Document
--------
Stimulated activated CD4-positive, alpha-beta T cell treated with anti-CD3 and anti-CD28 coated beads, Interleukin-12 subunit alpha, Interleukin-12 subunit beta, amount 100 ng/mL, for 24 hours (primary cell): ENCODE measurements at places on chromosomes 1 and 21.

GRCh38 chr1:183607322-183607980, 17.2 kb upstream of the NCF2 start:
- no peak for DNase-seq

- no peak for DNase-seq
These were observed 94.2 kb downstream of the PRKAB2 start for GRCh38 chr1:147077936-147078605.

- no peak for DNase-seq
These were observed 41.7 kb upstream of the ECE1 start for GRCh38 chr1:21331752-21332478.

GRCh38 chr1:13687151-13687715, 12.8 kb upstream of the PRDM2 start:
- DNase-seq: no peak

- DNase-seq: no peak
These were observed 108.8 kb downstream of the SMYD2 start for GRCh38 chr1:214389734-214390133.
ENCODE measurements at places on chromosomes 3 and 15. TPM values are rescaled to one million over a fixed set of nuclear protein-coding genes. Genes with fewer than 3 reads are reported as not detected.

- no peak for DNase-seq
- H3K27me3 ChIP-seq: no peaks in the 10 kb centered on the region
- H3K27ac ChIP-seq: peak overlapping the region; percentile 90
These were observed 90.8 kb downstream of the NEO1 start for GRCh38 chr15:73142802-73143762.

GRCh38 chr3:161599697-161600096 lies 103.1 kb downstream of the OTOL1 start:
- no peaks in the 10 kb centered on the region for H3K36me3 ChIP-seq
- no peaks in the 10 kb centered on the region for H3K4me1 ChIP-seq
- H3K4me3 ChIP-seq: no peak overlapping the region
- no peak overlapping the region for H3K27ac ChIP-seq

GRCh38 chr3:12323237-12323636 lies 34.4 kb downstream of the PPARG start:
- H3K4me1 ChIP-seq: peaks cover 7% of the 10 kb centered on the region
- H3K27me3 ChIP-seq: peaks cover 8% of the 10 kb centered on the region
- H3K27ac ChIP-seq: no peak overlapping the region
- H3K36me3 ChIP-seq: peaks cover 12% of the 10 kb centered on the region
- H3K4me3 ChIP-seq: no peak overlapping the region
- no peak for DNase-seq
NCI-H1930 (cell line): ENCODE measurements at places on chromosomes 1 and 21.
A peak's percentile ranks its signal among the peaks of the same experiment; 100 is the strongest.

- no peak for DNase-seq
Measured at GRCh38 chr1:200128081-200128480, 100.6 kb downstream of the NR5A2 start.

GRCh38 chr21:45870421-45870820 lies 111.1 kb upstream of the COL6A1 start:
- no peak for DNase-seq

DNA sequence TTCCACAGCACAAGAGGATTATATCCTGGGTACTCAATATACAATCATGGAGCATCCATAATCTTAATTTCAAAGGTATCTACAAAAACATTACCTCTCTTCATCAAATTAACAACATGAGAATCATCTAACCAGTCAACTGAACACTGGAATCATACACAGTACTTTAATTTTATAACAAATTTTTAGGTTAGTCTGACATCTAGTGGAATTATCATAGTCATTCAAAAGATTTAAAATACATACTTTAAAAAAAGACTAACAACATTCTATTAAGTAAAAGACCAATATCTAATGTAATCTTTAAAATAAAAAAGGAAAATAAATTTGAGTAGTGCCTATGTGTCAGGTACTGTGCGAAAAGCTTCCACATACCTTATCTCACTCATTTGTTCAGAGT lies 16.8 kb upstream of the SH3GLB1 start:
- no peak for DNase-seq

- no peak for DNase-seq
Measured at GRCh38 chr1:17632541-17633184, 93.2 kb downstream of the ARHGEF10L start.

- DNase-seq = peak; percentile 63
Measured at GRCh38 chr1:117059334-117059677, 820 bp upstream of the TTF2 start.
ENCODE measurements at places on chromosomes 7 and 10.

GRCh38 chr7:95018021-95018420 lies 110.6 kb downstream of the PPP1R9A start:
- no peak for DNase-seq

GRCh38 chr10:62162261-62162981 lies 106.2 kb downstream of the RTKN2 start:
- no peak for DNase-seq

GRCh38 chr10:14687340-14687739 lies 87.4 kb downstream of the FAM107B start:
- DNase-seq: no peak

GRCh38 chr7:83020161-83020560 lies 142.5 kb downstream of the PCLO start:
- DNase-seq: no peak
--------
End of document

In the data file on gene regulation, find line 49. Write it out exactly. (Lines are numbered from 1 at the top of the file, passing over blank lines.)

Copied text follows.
- DNase-seq: no peak